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WTTC Research Finds Slower-Than-Expected Travel and Tourism Recovery


A lack of international coordination, severe travel restrictions and slower vaccination rates in some parts of the world are hampering the travel and tourism sector’s recovery says the World Travel and Tourism Council (WTTC).

According to the organization, the sector’s continued sluggish recovery will see its year-on-year contribution to global GDP rise by less than one-third this year.

Travel and tourism generated more than $9 trillion to the global economy in 2019. The pandemic brought travel to its knees in 2020, resulting in a 49 percent drop and a loss of $ 4.5 trillion.

In 2021, travel and tourism is slowly making a comeback but is nowhere near previous years. The WTTC believes that the global economy will receive a modest 30.7 percent year-on-year increase from Travel & Tourism in 2021, this will only represent USD 1.4 trillion and is mainly driven by domestic spending.

Next year is expected to be similar. The travel and tourism sector is expected to see a similar moderate year-on-year rise of 31.7 percent in 2022.

“Our research clearly shows that while the global travel and tourism sector is beginning to recover from the ravages of COVID-19 there are still too many restrictions in place, an uneven vaccine rollout, resulting in a slower than expected recovery of just under a third this year,” said Julia Simpson, WTTC president and CEO. “Last year, 62 million travel and tourism jobs were lost globally, and our data shows a rise of a meager 0.7 percent this year. While next year is looking more positive in terms of the global economy and jobs, the current rate of recovery is simply not fast enough and is in the most part driven by domestic travel, which will not achieve a full economic recovery.”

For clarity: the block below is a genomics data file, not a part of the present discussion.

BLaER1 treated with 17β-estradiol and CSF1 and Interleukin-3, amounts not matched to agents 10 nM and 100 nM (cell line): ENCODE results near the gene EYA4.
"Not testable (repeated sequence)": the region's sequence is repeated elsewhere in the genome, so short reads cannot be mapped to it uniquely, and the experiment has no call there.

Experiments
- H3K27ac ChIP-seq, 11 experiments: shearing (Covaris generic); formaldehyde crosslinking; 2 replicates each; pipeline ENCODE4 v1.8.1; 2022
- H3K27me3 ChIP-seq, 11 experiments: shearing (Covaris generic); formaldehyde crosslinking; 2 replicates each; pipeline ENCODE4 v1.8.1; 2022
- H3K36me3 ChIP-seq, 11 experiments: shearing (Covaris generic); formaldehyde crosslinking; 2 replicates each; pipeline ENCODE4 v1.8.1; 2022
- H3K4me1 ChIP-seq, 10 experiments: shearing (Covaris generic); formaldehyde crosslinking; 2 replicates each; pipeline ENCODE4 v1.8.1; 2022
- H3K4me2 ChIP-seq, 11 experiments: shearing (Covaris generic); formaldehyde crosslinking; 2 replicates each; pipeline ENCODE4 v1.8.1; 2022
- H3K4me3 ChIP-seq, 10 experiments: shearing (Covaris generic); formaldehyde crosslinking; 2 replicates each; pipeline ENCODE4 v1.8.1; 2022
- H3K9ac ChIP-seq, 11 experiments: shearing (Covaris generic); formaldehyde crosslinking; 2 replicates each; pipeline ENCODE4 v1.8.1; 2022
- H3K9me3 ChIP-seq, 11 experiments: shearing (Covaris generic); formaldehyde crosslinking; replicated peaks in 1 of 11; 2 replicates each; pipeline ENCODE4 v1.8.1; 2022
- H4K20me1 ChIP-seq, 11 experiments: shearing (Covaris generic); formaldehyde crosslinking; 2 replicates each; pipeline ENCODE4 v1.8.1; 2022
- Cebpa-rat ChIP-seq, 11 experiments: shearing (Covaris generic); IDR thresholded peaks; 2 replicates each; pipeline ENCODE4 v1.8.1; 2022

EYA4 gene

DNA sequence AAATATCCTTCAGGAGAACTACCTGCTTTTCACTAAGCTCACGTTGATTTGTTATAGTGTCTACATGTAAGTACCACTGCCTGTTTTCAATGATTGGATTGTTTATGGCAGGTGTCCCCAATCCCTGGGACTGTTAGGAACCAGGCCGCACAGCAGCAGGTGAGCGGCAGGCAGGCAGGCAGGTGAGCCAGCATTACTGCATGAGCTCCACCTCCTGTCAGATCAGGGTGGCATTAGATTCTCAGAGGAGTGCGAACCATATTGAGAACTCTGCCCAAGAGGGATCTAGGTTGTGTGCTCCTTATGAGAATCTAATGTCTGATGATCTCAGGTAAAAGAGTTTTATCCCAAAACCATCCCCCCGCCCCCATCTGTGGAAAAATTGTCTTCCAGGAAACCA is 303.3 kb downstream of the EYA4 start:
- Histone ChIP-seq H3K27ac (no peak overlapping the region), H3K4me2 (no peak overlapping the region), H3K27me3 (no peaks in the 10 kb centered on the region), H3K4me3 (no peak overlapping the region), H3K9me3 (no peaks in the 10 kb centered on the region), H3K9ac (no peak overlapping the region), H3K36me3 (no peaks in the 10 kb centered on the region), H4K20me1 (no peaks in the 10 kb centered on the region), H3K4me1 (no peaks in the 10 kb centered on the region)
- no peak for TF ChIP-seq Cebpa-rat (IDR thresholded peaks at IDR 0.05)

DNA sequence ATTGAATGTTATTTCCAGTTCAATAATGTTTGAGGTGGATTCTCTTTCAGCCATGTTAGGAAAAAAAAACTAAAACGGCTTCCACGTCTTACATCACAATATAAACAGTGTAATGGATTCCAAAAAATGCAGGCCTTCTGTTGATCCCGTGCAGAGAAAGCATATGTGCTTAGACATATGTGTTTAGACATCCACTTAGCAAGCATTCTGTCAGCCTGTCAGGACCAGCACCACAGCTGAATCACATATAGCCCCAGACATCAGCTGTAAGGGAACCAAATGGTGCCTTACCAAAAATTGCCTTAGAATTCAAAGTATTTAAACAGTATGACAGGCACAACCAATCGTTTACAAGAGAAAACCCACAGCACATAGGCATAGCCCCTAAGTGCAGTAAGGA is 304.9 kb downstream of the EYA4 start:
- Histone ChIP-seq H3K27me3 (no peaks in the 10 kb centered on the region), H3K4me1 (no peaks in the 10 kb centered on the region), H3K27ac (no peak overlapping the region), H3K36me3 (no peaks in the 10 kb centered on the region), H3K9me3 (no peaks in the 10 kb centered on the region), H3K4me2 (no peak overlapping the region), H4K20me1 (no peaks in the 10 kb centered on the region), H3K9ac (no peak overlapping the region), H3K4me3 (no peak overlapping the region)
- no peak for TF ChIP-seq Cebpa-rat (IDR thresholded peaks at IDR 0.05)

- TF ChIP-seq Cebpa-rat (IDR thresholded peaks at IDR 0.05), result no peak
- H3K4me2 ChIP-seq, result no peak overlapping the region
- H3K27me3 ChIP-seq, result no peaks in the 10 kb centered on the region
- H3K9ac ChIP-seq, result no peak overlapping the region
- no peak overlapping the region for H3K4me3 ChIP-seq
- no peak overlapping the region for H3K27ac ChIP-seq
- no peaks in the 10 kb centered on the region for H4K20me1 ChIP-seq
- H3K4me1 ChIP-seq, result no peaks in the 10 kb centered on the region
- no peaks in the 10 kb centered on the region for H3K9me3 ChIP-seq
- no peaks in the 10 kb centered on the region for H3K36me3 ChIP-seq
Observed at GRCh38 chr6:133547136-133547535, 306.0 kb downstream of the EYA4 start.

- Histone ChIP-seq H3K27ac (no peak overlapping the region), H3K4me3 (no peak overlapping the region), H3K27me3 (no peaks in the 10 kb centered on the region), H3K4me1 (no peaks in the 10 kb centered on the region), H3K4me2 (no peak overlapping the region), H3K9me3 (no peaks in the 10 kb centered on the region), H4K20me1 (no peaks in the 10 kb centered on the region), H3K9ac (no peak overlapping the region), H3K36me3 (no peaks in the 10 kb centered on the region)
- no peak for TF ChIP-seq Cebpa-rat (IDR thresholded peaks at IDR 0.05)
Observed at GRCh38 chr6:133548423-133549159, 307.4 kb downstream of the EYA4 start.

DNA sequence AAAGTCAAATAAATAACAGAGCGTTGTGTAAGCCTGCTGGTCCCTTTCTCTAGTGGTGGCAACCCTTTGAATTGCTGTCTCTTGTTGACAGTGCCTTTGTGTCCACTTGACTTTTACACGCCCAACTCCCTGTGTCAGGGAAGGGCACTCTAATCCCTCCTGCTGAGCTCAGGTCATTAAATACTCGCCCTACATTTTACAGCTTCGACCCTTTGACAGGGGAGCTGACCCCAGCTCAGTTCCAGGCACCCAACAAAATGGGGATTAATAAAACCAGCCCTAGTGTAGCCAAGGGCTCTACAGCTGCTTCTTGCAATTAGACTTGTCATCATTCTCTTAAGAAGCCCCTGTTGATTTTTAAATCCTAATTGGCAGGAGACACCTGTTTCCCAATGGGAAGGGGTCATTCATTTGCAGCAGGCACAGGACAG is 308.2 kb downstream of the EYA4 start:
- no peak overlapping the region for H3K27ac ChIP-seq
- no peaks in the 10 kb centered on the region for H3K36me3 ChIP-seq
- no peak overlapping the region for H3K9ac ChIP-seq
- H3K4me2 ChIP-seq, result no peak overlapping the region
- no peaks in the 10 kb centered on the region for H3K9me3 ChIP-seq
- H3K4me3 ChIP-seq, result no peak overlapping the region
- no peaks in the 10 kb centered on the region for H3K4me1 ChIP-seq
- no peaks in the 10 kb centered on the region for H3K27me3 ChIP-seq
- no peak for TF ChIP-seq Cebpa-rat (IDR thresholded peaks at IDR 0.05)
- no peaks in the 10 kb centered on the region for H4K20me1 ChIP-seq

Simpson said government collaboration could help make a swifter industry recovery.

“If governments can start looking internationally and support Travel & Tourism with simplified rules to enable the safe return of travel, there is the opportunity to save jobs and boost economic wealth,” she said.

WTTC research identified several actions that could lead to a brighter future:

—Allow fully vaccinated travelers to move freely, irrespective of their origin or eventual destination, removing complex tiered systems.

—The implementation of digital solutions that enable all travelers to easily prove their COVID status, so in turn speeding up the process at borders around the world.

—Recognition of all vaccines authorized by the World Health Organisation (WHO) and/or any of the Stringent Regulatory Authorities (SRA).

—Agreement from all relevant authorities that international travel is safe with enhanced health and safety protocols.

The impact of these four rules could be significant said the WTTC and could mean that the sector’s contribution to the global economy would jump by 37.5 percent, reaching $6.4 trillion this year (compared to USD 4.7 trillion in 2020).

For the latest insights on travel around the world, check out the interactive guide below:


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